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Toxic Workplace Allegations Lead to Resignation of Cantor Arts Center Director

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Susan Dackerman, the director at Stanford's Cantor Arts Center, has resigned.  (Photo: Rebecca Zamora)

The director of Stanford’s Iris & B. Gerald Cantor Center for Visual Arts at Stanford University—better known as the Cantor Arts Center—has resigned following reports revealing a toxic work culture at the renowned university museum.

Susan Dackerman’s resignation, effective immediately, comes at the end of an inquiry into the Renaissance art scholar’s conduct during her roughly three-year tenure as director of the Cantor.

The deputy director also left the museum.

The external investigation revealed reports of staff being overworked and underappreciated.

According to a Stanford Daily article published in August, more than 30 staffers left under Dackerman’s leadership, many of them people of color.


At the same time, the world-class art institution continued to display an impressive public front, as with its 2019 acquisition of a major photography collection including works by Ansel Adams, Edward Weston, Gordon Parks and Helen Levitt, among others.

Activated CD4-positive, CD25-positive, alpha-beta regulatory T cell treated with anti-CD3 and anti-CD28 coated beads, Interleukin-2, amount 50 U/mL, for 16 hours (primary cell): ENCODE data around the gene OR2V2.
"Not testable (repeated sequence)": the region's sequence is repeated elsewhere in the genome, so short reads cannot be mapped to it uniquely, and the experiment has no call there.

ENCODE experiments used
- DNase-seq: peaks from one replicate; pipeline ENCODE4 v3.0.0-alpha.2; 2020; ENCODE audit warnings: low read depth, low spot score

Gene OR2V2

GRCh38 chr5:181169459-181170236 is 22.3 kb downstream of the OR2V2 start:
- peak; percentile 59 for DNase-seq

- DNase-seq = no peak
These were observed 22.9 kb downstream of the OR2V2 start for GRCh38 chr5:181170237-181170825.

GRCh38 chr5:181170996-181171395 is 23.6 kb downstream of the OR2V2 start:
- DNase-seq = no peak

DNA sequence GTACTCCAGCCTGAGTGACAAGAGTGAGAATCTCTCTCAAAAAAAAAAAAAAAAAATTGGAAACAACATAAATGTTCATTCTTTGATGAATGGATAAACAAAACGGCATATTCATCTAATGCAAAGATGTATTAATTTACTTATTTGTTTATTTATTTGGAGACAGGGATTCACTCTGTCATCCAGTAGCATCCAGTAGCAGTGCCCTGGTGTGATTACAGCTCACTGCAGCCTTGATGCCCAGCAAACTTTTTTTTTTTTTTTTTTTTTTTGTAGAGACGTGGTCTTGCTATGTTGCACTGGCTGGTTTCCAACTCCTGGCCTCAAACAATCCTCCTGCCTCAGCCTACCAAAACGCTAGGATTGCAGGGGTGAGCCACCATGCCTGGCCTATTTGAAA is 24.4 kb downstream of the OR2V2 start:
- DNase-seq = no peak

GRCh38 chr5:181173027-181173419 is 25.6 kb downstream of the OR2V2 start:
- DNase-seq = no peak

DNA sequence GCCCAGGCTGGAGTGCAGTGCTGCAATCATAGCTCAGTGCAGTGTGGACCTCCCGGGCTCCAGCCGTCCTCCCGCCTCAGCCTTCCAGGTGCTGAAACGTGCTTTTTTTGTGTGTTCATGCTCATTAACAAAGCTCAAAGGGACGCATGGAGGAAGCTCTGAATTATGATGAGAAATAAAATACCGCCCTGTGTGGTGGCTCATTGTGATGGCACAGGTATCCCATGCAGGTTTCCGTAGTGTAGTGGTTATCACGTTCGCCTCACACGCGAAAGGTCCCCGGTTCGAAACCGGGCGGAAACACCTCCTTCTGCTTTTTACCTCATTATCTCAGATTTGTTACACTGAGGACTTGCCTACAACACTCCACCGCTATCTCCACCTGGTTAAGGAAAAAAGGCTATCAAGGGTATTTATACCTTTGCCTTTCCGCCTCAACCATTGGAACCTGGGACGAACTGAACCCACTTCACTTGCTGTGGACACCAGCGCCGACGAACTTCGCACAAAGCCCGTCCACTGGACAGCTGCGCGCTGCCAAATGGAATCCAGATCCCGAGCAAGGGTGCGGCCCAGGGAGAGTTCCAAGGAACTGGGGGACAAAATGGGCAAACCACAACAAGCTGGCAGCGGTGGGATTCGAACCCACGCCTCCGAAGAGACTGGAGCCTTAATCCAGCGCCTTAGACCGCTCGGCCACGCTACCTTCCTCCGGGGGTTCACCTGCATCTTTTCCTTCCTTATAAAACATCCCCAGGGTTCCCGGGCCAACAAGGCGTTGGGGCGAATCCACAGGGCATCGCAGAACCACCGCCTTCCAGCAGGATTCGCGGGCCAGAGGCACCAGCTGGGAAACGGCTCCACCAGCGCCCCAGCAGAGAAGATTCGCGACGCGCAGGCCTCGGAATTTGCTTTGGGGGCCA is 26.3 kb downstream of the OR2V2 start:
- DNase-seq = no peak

“But behind that facade hides what many Cantor employees have called a toxic work culture, demoralizing museum leadership and a University administration that seems loath to substantively address repeated concerns,” wrote Elena Shao in the Stanford Daily. “All circumstances that have been pushing employees out at an alarming rate.”

In a letter to community members Thursday, Stanford’s interim senior associate vice president for the arts, Matthew Tiews, said the university is currently putting together a transition team.

“In this interim period, the university will be addressing internal concerns and structural considerations so that the museum is best positioned for success going forward,” Tiews said. “Stanford remains deeply committed to the success of the Cantor and of the arts at Stanford.”

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